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This eBook from the Gutenberg Project consists of approximately 53 pages of information about Shakespeare's Sonnets.

O! how I faint when I of you do write,
Knowing a better spirit doth use your name,
And in the praise thereof spends all his might,
To make me tongue-tied speaking of your fame! 
But since your worth—­wide as the ocean is,—­
The humble as the proudest sail doth bear,
My saucy bark, inferior far to his,
On your broad main doth wilfully appear. 
Your shallowest help will hold me up afloat,
Whilst he upon your soundless deep doth ride;
Or, being wrack’d, I am a worthless boat,
He of tall building, and of goodly pride: 
  Then if he thrive and I be cast away,
  The worst was this,—­my love was my decay.

LXXXI

Or I shall live your epitaph to make,
Or you survive when I in earth am rotten;
From hence your memory death cannot take,
Although in me each part will be forgotten. 
Your name from hence immortal life shall have,
Though I, once gone, to all the world must die: 
The earth can yield me but a common grave,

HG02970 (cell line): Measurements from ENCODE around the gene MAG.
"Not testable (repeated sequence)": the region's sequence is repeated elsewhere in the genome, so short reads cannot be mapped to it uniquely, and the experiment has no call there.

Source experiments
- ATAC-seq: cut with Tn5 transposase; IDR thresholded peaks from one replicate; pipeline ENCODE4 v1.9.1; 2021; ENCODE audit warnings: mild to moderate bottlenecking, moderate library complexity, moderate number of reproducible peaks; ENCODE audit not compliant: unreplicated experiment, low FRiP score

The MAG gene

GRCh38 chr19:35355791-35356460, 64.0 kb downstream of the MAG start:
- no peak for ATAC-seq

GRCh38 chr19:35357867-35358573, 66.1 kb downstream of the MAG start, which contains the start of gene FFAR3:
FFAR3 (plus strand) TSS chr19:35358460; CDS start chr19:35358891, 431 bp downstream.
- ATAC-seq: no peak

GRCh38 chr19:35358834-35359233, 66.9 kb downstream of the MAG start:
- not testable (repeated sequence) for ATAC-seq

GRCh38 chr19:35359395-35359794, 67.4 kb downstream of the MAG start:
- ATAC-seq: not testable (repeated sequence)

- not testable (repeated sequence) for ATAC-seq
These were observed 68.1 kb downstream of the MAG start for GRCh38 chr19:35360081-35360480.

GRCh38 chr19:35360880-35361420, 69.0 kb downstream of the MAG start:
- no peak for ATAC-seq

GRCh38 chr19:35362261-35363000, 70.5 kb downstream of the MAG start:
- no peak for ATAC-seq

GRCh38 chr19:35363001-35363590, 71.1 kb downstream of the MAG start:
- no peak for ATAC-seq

When you entombed in men’s eyes shall lie. 
Your monument shall be my gentle verse,
Which eyes not yet created shall o’er-read;
And tongues to be, your being shall rehearse,
When all the breathers of this world are dead;
  You still shall live,—­such virtue hath my pen,—­
  Where breath most breathes, even in the mouths of men.

LXXXII

I grant thou wert not married to my Muse,
And therefore mayst without attaint o’erlook
The dedicated words which writers use
Of their fair subject, blessing every book. 
Thou art as fair in knowledge as in hue,
Finding thy worth a limit past my praise;
And therefore art enforced to seek anew
Some fresher stamp of the time-bettering days. 
And do so, love; yet when they have devis’d,
What strained touches rhetoric can lend,
Thou truly fair, wert truly sympathiz’d
In true plain words, by thy true-telling friend;
  And their gross painting might be better us’d
  Where cheeks need blood; in thee it is abus’d.

LXXXIII

I never saw that you did painting need,
And therefore to your fair no painting set;
I found, or thought I found, you did exceed
That barren tender of a poet’s debt: 
And therefore have I slept in your report,
That you yourself, being extant, well might show
How far a modern quill doth come too short,
Speaking of worth, what worth in you doth grow. 
This silence for my sin you did impute,
Which shall be most my glory being dumb;
For I impair not beauty being mute,
When others would give life, and bring a tomb. 
  There lives more life in one of your fair eyes
  Than both your poets can in praise devise.

LXXXIV

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